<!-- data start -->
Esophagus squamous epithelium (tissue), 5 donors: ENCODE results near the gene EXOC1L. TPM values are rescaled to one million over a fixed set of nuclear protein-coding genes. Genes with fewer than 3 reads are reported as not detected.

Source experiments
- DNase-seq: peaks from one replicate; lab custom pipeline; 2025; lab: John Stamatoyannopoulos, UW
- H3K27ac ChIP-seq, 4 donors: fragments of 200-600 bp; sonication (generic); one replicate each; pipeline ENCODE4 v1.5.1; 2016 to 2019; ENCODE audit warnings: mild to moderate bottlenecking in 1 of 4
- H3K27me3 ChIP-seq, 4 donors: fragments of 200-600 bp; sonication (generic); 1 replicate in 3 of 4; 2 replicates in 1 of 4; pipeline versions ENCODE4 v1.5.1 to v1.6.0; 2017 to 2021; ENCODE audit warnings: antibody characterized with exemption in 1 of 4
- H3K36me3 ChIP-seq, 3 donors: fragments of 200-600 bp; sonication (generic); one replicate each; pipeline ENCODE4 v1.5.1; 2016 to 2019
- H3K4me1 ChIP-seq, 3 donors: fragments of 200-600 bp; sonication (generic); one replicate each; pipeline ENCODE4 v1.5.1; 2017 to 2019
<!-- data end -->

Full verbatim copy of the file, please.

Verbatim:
Esophagus squamous epithelium (tissue), 5 donors: ENCODE results near the gene EXOC1L. TPM values are rescaled to one million over a fixed set of nuclear protein-coding genes. Genes with fewer than 3 reads are reported as not detected.

Source experiments
- DNase-seq: peaks from one replicate; lab custom pipeline; 2025; lab: John Stamatoyannopoulos, UW
- H3K27ac ChIP-seq, 4 donors: fragments of 200-600 bp; sonication (generic); one replicate each; pipeline ENCODE4 v1.5.1; 2016 to 2019; ENCODE audit warnings: mild to moderate bottlenecking in 1 of 4
- H3K27me3 ChIP-seq, 4 donors: fragments of 200-600 bp; sonication (generic); 1 replicate in 3 of 4; 2 replicates in 1 of 4; pipeline versions ENCODE4 v1.5.1 to v1.6.0; 2017 to 2021; ENCODE audit warnings: antibody characterized with exemption in 1 of 4
- H3K36me3 ChIP-seq, 3 donors: fragments of 200-600 bp; sonication (generic); one replicate each; pipeline ENCODE4 v1.5.1; 2016 to 2019
- H3K4me1 ChIP-seq, 3 donors: fragments of 200-600 bp; sonication (generic); one replicate each; pipeline ENCODE4 v1.5.1; 2017 to 2019